Cuts to staffing standards, more time in class, fewer resources, CPD cuts, larger classes, attacks on conditions of service, a threatened pay freeze and a UK-led assault on pensions. Happy New Year!
Meanwhile, back in class, teachers are asked to continue implementing Curriculum for Excellence. But the idea that the consequences of this economic maelstrom will have no impact on CfE is fanciful and naive. Progress is largely predicated on teachers' goodwill, which is being seriously strained.
The Budget "deal" on offer to local authorities (a more favourable settlement for continuing the council tax freeze) contains a commitment to deliver CfE. Honouring that pledge, which is what the public expect of politicians, will require a re-think by elected members. These attacks on teachers ultimately equate to attacks on education and it will be pupils who suffer.
Given the barriers created by cutbacks, it is disappointing that the CfE management board has resolved to continue with its advice to Michael Russell that there should be no delay in the timetable for introducing the new qualifications, a strategy that risks a sizable cohort of our current S1 being ill-prepared for changes scheduled for 2013-14.
This is largely because, as schools introduce the experiences and outcomes, they need time to consolidate the changes and develop understanding and confidence around assessment standards - a big workload in itself. Plus, secondaries will have to assimilate the detail of the new qualifications and plan courses which articulate with the broad general education. Where is that extra time to come from?
Draft rationales and course summaries for National 4 and 5 are due to be published by the Scottish Qualifications Authority in January, with draft course specifications some weeks later. How are schools to find the resource to reflect on and respond to these documents when we are working flat out to introduce experiences and outcomes?
Publishing documents might achieve a milestone, but if schools don't have time to consider the details, confusion will follow. Communication failure is evident in a number of areas, which only serves to underline the challenge of implementation.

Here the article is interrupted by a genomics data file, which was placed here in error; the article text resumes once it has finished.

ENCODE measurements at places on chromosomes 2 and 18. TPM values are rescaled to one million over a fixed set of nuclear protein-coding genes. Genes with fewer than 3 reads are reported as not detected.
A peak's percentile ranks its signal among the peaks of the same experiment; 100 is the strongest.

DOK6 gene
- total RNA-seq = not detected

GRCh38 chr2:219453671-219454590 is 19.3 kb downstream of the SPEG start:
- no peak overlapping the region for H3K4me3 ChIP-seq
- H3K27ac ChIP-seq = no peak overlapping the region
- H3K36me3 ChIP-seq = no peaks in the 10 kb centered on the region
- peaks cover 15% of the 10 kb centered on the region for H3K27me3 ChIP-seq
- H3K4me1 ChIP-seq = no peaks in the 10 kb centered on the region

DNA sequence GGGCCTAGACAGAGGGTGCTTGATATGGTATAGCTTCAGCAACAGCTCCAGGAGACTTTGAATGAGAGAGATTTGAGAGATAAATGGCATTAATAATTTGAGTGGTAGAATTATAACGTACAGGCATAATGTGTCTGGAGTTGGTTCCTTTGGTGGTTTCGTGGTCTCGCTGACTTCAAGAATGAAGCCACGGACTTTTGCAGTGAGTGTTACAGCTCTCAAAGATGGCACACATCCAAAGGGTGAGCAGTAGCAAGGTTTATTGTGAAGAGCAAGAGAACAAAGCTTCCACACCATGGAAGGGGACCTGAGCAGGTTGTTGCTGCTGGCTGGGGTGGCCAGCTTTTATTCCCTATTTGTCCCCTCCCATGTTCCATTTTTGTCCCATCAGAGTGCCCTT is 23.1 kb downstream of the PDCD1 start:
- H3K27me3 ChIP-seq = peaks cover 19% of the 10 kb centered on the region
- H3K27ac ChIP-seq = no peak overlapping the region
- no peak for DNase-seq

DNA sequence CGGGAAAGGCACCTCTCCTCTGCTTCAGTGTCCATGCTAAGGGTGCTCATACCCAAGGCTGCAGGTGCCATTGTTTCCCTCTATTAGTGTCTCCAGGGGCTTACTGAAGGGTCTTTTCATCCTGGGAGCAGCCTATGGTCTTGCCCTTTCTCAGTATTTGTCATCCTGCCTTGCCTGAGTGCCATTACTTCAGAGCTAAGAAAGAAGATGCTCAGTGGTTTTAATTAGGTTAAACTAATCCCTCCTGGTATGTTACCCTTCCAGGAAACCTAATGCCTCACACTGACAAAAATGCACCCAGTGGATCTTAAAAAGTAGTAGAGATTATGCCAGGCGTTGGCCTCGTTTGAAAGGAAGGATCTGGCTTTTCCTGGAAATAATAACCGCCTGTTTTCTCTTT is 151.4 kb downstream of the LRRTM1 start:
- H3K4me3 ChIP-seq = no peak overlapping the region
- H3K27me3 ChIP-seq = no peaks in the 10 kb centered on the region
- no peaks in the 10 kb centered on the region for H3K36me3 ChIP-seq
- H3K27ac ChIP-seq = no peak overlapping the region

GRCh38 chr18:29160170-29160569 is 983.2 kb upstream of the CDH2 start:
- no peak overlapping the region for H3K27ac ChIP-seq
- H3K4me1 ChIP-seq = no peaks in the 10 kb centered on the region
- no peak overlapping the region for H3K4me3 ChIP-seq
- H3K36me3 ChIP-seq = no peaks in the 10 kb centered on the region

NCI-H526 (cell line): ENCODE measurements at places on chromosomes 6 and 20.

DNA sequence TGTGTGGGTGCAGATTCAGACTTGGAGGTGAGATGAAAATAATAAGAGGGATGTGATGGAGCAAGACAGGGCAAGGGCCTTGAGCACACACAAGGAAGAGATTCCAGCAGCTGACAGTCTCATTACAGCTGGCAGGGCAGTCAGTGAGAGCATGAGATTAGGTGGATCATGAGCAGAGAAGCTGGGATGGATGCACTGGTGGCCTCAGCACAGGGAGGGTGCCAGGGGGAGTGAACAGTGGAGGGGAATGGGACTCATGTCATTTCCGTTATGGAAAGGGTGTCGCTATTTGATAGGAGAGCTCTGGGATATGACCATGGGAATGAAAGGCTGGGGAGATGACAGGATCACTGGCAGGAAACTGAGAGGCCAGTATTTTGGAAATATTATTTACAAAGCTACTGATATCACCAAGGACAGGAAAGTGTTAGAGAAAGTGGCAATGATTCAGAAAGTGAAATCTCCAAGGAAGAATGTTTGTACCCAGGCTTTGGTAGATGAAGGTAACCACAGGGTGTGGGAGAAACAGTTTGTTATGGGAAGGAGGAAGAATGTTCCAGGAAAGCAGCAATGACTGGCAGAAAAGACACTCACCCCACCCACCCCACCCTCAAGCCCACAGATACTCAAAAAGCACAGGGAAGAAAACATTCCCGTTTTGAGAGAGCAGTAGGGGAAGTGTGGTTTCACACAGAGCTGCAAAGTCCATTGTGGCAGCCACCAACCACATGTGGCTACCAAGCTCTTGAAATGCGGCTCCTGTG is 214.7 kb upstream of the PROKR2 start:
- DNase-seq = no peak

A recent TESS report highlighted concern around a possible narrowing of subject choice in S4 to five areas. That shouldn't be happening. Timetables need to comply with key aims, such as maintaining breadth and facilitating personalisation. The key to the senior phase is to think primarily of two-year courses where most pupils bypass lower-level qualifications and work towards their target level. Such misunderstanding becomes even more possible when procedures are rushed or under- resourced.
Confusion seems to exist around transition to the senior phase, also. Despite recent press coverage, the position around early presentation is clear: it may be apt for some, but the presumption is against early presentation for cohorts.
Early presentation is not unlike the approach to five subjects in S4 - both are based on a treadmill philosophy that sees pupils work their way progressively through a series of qualifications: National 4, then National 5, and then Higher. But that is the approach CfE is trying to get away from.
The fact that such key messages are still going unheard might make the Cabinet Secretary think before he endorses the board's decision on the current timetable.
More broadly, local government needs to recognise that teacher morale is a key factor in schools; squandering the opportunities presented by CfE in pursuit of budget cuts would be a dereliction of duty.
Larry Flanagan is education convener of the Educational Institute of Scotland.